This article is part of a series of posts highlighting our community of teachers around the world. We hope you find their stories interesting and inspiring!
Since 2003, Rick Powell has been busy traveling the world.
He’s spent time in several cities in Europe and South America before finally settling down in Mexico. To financially support his travels, Rick spent his time cooking professionally and teaching English. However, since the COVID-19 pandemic hit, he made the decision to drop his cooking job and solely focus on teaching.
Today Rick teaches online from Mexico City. He mainly teaches adults at the low-intermediate to advanced levels who are interested in improving their English for work or in preparation for a move to the United States.
“I also look at my news channels on YouTube because many of my students are interested in US politics and culture,” said Rick. “I use videos during class.”
Classes start at 10:00 am with his last class of the day sometimes ending as late as 10:00 pm.
“There are breaks, thankfully,” said Rick. "I take lots of short walks, even around the block, so that I stay alert and fresh.”
How Rick uses the Ellii platform with students
Recently, Rick used our Supreme Court Overturns Roe V. Wade lesson in class.
“I use the That's News to Me section a lot. There have been some good conversations,” he said.
Check out Rick's text response below to learn more about why he loves Ellii and how he uses it with his students.
Overcoming challenges in and out of the classroom
Getting students to speak up in class and complete their homework outside of class have been two of Rick's biggest challenges of late.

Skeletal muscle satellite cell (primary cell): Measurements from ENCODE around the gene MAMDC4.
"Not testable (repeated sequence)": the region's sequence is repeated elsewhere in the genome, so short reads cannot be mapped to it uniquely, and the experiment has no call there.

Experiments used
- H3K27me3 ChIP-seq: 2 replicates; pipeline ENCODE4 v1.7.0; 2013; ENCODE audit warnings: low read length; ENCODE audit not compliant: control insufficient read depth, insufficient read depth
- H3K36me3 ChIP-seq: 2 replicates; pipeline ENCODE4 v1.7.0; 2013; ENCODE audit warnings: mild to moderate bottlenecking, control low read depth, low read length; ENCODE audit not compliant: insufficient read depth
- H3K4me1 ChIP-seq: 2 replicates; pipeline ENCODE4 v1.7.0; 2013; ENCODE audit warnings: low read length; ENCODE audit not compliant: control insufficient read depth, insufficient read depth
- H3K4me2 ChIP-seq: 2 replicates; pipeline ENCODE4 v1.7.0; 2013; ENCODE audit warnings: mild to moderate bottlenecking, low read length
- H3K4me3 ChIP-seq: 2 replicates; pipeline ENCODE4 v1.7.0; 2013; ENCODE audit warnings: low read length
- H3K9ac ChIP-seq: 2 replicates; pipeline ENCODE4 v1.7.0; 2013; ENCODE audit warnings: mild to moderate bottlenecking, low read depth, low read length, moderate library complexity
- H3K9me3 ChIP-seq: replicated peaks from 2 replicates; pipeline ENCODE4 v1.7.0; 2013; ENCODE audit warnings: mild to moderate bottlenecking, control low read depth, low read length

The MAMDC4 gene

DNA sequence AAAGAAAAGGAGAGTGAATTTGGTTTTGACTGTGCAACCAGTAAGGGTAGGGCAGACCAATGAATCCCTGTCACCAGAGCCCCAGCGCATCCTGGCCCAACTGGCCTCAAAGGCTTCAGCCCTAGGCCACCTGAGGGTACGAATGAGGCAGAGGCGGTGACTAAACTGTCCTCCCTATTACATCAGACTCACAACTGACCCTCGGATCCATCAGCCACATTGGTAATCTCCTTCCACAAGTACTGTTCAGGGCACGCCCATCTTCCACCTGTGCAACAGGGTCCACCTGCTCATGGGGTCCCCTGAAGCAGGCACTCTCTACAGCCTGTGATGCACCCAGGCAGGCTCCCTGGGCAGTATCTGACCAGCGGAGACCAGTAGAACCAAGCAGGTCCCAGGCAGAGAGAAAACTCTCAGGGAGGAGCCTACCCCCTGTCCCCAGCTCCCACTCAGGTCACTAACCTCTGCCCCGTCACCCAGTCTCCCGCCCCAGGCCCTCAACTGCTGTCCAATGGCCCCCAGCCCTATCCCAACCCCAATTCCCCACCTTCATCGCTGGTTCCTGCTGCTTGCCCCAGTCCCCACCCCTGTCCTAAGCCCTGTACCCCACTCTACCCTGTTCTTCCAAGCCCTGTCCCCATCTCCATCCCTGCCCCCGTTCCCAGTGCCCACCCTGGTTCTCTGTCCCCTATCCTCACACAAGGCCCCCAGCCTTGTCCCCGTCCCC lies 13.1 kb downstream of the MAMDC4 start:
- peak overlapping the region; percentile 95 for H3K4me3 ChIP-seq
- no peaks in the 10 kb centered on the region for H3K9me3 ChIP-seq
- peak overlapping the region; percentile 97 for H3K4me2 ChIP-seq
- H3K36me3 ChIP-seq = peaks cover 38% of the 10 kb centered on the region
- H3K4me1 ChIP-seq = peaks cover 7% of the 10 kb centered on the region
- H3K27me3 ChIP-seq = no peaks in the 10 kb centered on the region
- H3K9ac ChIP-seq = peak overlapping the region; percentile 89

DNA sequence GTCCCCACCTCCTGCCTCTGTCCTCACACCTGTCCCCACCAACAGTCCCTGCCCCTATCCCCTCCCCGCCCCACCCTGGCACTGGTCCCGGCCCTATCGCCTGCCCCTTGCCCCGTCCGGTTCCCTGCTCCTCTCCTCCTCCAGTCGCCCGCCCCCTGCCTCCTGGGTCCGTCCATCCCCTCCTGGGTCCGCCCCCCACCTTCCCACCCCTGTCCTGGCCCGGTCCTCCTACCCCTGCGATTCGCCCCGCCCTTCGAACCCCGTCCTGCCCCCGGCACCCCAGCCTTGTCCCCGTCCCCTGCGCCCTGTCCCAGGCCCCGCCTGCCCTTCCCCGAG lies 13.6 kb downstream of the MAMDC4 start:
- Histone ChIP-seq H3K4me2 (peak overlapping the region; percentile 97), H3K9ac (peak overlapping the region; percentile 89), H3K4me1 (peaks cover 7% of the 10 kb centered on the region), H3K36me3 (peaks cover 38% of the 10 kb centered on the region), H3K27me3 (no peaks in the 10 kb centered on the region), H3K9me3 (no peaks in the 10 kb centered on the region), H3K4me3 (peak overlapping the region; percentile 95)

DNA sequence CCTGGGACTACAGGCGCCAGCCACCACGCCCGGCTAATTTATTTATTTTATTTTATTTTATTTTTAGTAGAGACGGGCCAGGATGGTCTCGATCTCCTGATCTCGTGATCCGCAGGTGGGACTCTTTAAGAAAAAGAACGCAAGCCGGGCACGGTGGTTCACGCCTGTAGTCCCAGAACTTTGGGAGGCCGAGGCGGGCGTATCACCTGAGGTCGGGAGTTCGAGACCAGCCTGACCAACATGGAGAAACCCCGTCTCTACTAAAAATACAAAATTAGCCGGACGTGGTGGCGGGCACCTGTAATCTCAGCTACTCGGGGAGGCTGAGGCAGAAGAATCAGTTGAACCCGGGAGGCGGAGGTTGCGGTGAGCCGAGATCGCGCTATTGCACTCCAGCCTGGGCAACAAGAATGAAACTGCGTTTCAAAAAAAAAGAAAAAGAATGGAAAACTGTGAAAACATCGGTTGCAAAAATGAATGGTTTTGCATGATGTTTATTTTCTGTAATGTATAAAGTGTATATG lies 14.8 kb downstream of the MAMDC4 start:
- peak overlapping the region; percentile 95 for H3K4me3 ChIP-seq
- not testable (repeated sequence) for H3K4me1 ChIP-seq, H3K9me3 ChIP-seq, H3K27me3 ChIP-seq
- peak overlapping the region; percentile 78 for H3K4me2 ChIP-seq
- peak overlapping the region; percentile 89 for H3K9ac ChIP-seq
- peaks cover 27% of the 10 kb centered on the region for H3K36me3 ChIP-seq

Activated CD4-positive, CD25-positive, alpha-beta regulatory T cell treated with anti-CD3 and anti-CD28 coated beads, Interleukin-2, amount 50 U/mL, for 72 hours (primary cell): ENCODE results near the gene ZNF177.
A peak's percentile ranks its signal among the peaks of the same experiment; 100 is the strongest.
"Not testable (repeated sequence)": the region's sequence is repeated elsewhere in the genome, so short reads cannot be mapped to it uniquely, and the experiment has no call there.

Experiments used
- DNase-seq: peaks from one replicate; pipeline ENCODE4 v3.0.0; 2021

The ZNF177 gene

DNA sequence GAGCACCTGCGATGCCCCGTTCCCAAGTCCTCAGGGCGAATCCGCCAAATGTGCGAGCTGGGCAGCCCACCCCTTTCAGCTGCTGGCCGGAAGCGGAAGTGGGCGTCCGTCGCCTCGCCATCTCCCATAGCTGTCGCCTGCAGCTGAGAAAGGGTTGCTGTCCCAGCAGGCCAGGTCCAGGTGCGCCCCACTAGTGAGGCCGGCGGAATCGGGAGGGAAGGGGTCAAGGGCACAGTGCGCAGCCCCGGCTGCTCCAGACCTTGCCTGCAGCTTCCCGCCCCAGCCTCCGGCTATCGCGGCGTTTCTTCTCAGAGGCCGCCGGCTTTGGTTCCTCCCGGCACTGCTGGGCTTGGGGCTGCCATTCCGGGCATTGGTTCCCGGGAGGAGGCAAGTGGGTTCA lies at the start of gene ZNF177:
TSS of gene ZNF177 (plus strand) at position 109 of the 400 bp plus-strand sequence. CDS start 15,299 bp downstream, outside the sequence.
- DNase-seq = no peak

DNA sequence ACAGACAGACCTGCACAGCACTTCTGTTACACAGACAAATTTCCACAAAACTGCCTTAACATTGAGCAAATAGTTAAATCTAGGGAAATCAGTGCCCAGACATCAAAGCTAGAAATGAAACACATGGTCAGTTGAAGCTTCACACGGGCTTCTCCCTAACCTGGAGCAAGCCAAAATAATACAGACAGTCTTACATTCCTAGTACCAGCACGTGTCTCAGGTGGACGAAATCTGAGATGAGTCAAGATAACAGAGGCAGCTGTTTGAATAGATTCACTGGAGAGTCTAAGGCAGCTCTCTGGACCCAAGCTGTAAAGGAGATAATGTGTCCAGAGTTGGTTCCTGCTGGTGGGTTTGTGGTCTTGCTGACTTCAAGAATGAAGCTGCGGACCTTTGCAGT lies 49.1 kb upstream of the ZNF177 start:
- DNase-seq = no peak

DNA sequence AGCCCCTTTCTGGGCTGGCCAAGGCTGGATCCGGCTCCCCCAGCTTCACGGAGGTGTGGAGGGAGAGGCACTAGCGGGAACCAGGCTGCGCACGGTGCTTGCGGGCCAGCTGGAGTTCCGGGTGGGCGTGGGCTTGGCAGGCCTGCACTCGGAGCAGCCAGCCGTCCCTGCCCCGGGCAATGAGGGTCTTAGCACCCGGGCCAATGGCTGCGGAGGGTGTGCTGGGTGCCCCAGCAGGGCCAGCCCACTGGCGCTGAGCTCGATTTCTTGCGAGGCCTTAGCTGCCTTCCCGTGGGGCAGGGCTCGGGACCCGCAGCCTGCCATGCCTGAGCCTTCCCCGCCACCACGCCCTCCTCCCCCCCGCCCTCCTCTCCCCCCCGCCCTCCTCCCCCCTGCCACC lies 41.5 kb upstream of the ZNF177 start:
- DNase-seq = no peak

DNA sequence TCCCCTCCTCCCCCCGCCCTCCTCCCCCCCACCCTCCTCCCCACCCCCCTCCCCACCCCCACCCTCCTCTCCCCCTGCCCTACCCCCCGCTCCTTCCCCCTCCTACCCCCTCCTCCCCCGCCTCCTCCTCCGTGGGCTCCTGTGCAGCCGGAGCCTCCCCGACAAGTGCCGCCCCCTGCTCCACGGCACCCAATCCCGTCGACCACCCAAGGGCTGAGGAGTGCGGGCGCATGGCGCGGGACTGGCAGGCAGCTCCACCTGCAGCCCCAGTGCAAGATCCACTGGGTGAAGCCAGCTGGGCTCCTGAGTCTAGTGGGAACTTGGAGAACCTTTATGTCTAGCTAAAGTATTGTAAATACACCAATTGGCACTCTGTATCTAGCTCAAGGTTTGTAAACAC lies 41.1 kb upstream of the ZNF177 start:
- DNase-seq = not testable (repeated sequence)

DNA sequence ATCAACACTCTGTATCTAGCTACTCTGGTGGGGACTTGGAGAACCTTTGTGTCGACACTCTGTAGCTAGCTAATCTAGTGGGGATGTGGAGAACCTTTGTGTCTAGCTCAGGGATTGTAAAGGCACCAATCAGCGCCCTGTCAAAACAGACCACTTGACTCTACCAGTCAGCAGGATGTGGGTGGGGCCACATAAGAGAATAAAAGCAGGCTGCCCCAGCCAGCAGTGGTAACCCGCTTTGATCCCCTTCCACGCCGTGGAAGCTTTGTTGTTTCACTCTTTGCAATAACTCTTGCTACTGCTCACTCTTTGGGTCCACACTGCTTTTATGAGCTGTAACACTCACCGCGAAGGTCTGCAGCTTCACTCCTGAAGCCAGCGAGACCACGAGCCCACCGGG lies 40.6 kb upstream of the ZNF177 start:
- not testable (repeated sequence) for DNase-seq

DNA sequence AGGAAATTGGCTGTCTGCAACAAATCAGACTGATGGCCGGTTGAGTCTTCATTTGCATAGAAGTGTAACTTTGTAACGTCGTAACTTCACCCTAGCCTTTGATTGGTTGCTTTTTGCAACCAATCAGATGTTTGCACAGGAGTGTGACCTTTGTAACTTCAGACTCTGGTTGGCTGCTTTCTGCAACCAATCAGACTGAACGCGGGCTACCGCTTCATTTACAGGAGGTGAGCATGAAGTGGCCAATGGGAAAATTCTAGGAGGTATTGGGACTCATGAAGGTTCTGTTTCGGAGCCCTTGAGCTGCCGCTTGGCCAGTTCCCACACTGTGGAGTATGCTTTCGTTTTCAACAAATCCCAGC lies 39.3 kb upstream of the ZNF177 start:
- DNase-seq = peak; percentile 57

“It has been hard getting some students to speak at any length and, since my students are all working professionals, to get them to do homework and study vocabulary on their own,” he admits.
Despite these challenges, Rick still finds teaching incredibly rewarding.
“I love it when my students recognize and benefit from their own progress after giving their first presentation or running an international meeting in English, or publishing their first article in English, or getting accepted to an American university—all of which have happened.”
His advice for aspiring teachers?
“Be fearless when teaching slang, idioms, and colloquial English," he said. "Students are very interested in sounding as native (and sometimes as hip and cool) as possible. And make them laugh!”
Want the chance to be featured in our Teacher Feature series? Visit our 20th Anniversary Giveaway blog post to tell us why you love Ellii and how you use it in your classroom.